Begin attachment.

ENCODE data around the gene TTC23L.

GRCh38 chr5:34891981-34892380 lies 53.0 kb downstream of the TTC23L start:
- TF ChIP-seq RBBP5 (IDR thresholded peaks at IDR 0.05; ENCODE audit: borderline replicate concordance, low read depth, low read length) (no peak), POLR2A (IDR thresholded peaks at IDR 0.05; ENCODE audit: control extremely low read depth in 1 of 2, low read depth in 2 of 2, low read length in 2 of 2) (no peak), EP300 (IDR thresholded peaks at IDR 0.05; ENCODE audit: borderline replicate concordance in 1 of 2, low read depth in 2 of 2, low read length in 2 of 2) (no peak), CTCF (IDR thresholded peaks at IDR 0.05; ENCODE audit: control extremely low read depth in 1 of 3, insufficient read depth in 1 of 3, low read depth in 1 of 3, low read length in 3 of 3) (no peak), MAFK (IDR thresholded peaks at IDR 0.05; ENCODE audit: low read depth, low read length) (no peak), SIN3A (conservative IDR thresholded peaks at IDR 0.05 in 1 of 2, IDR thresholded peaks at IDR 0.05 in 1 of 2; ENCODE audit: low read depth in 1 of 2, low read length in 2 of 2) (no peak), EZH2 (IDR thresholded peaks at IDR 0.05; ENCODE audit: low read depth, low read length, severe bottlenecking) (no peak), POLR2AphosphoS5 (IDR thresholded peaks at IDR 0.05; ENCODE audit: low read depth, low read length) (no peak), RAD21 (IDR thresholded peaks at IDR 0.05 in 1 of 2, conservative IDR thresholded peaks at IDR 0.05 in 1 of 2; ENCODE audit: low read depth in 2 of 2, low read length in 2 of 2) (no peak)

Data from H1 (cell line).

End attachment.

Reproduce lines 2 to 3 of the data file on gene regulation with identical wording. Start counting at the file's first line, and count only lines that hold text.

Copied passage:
GRCh38 chr5:34891981-34892380 lies 53.0 kb downstream of the TTC23L start:
- TF ChIP-seq RBBP5 (IDR thresholded peaks at IDR 0.05; ENCODE audit: borderline replicate concordance, low read depth, low read length) (no peak), POLR2A (IDR thresholded peaks at IDR 0.05; ENCODE audit: control extremely low read depth in 1 of 2, low read depth in 2 of 2, low read length in 2 of 2) (no peak), EP300 (IDR thresholded peaks at IDR 0.05; ENCODE audit: borderline replicate concordance in 1 of 2, low read depth in 2 of 2, low read length in 2 of 2) (no peak), CTCF (IDR thresholded peaks at IDR 0.05; ENCODE audit: control extremely low read depth in 1 of 3, insufficient read depth in 1 of 3, low read depth in 1 of 3, low read length in 3 of 3) (no peak), MAFK (IDR thresholded peaks at IDR 0.05; ENCODE audit: low read depth, low read length) (no peak), SIN3A (conservative IDR thresholded peaks at IDR 0.05 in 1 of 2, IDR thresholded peaks at IDR 0.05 in 1 of 2; ENCODE audit: low read depth in 1 of 2, low read length in 2 of 2) (no peak), EZH2 (IDR thresholded peaks at IDR 0.05; ENCODE audit: low read depth, low read length, severe bottlenecking) (no peak), POLR2AphosphoS5 (IDR thresholded peaks at IDR 0.05; ENCODE audit: low read depth, low read length) (no peak), RAD21 (IDR thresholded peaks at IDR 0.05 in 1 of 2, conservative IDR thresholded peaks at IDR 0.05 in 1 of 2; ENCODE audit: low read depth in 2 of 2, low read length in 2 of 2) (no peak)